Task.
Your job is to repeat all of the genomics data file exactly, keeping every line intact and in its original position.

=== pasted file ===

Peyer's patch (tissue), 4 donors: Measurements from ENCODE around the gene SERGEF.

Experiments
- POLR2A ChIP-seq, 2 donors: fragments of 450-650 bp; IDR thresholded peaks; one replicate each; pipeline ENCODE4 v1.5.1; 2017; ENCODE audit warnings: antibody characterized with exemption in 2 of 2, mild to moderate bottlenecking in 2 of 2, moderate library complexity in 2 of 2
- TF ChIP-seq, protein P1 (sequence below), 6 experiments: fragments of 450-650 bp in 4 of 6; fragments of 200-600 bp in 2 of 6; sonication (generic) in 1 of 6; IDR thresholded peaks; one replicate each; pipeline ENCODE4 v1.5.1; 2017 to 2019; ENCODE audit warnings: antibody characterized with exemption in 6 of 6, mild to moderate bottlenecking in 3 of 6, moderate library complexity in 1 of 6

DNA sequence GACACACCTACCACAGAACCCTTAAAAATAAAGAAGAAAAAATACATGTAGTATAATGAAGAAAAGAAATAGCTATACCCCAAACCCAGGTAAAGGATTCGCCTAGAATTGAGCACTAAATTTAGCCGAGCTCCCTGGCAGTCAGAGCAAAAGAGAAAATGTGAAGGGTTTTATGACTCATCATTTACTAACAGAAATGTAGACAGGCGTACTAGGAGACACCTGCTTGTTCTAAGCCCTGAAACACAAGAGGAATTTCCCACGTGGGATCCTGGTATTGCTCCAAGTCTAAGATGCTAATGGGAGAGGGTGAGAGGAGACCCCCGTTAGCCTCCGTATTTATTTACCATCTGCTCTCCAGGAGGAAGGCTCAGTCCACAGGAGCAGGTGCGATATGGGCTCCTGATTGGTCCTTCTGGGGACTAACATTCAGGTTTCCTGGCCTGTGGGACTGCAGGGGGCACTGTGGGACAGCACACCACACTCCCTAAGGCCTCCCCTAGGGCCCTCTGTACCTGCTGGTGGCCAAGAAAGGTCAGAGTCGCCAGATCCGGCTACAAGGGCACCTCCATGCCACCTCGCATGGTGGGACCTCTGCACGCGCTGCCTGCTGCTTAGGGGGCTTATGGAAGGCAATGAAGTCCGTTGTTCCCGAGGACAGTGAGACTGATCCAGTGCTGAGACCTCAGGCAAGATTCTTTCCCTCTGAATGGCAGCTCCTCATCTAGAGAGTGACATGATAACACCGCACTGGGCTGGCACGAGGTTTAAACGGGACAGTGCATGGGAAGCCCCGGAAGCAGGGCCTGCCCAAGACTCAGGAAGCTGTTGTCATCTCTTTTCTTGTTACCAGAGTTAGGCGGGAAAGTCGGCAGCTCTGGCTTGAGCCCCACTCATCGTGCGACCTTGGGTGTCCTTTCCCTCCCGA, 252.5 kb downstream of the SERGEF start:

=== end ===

Peyer's patch (tissue), 4 donors: Measurements from ENCODE around the gene SERGEF.

Experiments
- POLR2A ChIP-seq, 2 donors: fragments of 450-650 bp; IDR thresholded peaks; one replicate each; pipeline ENCODE4 v1.5.1; 2017; ENCODE audit warnings: antibody characterized with exemption in 2 of 2, mild to moderate bottlenecking in 2 of 2, moderate library complexity in 2 of 2
- TF ChIP-seq, protein P1 (sequence below), 6 experiments: fragments of 450-650 bp in 4 of 6; fragments of 200-600 bp in 2 of 6; sonication (generic) in 1 of 6; IDR thresholded peaks; one replicate each; pipeline ENCODE4 v1.5.1; 2017 to 2019; ENCODE audit warnings: antibody characterized with exemption in 6 of 6, mild to moderate bottlenecking in 3 of 6, moderate library complexity in 1 of 6

DNA sequence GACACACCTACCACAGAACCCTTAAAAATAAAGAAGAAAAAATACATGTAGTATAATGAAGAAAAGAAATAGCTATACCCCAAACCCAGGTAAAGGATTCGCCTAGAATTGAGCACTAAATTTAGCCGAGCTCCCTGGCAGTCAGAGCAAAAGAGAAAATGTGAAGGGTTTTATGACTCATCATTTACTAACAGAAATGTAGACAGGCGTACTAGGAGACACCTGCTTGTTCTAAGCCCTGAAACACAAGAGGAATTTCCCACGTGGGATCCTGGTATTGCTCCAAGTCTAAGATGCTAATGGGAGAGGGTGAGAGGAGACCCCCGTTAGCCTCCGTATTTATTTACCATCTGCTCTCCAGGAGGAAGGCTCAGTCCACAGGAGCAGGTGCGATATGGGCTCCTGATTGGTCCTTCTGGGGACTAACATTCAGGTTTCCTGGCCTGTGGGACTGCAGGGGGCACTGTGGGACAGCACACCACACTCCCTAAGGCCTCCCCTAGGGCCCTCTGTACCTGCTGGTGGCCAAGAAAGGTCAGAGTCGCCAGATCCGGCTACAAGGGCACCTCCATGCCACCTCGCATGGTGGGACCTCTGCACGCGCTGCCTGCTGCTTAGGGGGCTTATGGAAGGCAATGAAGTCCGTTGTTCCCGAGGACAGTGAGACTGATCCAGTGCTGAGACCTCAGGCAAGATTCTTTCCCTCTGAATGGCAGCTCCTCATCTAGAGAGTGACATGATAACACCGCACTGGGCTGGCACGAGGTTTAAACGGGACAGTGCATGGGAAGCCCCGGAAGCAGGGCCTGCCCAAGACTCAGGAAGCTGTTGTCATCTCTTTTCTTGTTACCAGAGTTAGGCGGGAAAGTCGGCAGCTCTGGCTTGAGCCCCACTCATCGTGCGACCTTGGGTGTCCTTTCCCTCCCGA, 252.5 kb downstream of the SERGEF start: